CFP: Futures of Cartoons Past: The Cultural Politics of X-Men: The Animated Series

Edited Collection - under Advance Contract with the University Press of Mississippi
Edited by Jeremy M. Carnes, Margaret Galvan, and Nicholas E. Miller
Stichtag: 2020 06 30

This volume will collect new scholarship on X-Men: The Animated Series (1992-1997), providing scholars and fans with an overdue assessment of the series from perspectives in comics studies, fan studies, and media studies. While the 90s have often been viewed as a “regressive” era for comics by creators and scholars alike (e.g. Trina Robbins), this collection carefully examines the complicated cultural politics of X-Men: The Animated Series across disciplines such as animation studies, childhood studies, comics studies, culture studies, fashion studies, gender and sexuality studies, media studies, and visual art. This collection will not only serve as a foundation for future scholarship on the animated series, but also on the transmedial landscapes of X-Men narratives specifically and “Saturday cartoons” more broadly. In addition to scholarly essays, we invite the contribution of original comics, zines, or transcripts of relevant interviews and podcasts. Contributors may choose to consider (but are certainly not limited to) the following topics and issues in relation to X-Men: The Animated Series:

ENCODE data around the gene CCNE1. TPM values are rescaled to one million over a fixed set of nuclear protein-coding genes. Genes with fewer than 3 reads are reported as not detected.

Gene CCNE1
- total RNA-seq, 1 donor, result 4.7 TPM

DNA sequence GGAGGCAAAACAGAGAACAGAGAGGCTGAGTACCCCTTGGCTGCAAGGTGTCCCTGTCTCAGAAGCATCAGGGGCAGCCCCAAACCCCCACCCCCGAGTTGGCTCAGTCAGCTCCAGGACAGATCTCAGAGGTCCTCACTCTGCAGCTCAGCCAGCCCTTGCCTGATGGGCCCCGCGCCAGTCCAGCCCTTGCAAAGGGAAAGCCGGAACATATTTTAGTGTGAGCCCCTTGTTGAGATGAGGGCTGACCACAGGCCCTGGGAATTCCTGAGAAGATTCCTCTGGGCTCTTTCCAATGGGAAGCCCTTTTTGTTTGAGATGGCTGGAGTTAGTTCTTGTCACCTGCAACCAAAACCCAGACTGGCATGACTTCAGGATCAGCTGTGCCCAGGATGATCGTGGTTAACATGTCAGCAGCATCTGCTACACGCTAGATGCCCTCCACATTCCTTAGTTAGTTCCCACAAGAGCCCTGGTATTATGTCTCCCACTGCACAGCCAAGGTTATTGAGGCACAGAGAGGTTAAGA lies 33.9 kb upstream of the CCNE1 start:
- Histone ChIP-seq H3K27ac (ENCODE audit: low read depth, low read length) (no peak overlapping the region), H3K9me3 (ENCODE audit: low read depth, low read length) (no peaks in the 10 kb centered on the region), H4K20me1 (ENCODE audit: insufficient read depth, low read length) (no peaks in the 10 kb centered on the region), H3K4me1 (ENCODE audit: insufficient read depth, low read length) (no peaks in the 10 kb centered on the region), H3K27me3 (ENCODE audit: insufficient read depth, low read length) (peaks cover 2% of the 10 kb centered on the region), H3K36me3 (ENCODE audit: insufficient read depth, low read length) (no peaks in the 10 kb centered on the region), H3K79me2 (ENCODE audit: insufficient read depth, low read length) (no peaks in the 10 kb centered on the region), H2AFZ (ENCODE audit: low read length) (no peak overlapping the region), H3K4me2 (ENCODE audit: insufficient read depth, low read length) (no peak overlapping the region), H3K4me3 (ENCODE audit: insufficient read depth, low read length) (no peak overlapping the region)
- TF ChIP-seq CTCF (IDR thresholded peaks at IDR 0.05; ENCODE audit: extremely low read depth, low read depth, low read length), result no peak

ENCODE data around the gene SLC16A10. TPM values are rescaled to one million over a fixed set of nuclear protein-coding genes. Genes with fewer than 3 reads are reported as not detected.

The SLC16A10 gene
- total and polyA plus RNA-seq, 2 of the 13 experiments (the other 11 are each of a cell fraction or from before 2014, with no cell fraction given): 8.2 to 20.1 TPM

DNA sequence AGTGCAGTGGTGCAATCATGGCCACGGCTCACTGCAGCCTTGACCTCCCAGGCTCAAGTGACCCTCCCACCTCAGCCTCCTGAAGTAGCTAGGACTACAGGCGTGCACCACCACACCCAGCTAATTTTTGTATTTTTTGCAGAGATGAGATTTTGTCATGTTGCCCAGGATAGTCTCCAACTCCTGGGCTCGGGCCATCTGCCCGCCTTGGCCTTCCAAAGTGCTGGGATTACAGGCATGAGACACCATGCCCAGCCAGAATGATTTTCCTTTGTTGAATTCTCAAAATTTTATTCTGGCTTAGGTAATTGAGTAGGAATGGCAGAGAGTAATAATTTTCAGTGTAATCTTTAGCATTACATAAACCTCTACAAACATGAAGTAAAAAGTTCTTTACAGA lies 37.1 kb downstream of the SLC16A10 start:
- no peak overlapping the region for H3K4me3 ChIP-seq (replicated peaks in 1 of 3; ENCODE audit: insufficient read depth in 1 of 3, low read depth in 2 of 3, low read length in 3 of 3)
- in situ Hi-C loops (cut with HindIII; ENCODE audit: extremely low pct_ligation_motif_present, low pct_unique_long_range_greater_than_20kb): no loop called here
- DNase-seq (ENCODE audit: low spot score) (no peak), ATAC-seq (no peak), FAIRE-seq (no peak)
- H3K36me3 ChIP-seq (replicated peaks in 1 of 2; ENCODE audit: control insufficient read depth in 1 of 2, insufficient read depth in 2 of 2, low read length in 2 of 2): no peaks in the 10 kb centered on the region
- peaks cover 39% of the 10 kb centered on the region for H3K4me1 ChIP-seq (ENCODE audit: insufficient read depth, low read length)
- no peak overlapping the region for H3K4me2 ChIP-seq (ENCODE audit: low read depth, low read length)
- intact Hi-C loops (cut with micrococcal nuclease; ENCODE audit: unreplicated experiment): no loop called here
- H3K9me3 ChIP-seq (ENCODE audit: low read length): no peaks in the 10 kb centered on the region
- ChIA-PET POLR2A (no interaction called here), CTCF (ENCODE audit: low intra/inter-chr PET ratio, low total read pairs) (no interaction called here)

• Historical considerations of the series—including nostalgia and the legacy of 1990s comics culture
  • Transmedia and adaptation—including considerations of technologies such as coloring and animation
  • Artistic considerations related to costuming, design, fashion, merchandising and the music in/of the series
  • Representation and mutant metaphors—including issues of race, ethnicity, indigeneity, gender, sexuality, disability, class, etc.
  • Youth culture, girlhood studies and other considerations related to audience engagement
  • Reception studies, fan studies, and the importance of fan fiction, fan art, and other types of paratexts
  • Post- futures and the potential failures of the series—including the postcolonial, the posthuman, etc.

Please submit CVs and 300-word abstracts to Nicholas E. Miller at Final essays will be limited to 6000 words. Questions and inquiries before the deadline are welcome.

JUNE 30, 2020

JULY 30, 2020

DECEMBER 15, 2020

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